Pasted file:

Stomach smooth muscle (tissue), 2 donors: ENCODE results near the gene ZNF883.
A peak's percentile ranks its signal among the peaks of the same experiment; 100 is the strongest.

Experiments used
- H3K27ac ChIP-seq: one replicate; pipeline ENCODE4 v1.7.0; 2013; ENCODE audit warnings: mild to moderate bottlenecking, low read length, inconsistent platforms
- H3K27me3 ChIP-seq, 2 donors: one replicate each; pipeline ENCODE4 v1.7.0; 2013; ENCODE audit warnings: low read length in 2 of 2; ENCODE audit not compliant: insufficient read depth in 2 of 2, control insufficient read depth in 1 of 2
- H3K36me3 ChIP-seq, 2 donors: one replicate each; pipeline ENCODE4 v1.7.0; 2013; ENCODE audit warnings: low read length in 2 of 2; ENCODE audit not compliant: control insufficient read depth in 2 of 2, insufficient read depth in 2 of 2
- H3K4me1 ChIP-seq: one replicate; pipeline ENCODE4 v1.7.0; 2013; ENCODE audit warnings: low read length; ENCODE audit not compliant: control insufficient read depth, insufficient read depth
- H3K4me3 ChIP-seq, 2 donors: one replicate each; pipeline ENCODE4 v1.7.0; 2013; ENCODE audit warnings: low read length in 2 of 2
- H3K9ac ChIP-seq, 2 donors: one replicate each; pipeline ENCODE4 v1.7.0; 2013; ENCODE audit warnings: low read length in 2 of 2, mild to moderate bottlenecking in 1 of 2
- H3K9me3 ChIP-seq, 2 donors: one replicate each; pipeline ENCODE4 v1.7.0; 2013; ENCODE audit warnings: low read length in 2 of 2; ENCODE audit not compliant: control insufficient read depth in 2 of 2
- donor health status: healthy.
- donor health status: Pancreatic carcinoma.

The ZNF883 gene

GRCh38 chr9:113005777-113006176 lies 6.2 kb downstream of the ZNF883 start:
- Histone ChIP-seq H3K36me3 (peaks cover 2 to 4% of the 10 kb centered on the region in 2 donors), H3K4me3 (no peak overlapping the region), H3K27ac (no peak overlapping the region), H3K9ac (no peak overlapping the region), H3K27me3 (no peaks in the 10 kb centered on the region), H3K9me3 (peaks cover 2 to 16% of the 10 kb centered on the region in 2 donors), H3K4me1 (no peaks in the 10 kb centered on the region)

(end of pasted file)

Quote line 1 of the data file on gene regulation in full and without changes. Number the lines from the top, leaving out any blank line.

Stomach smooth muscle (tissue), 2 donors: ENCODE results near the gene ZNF883.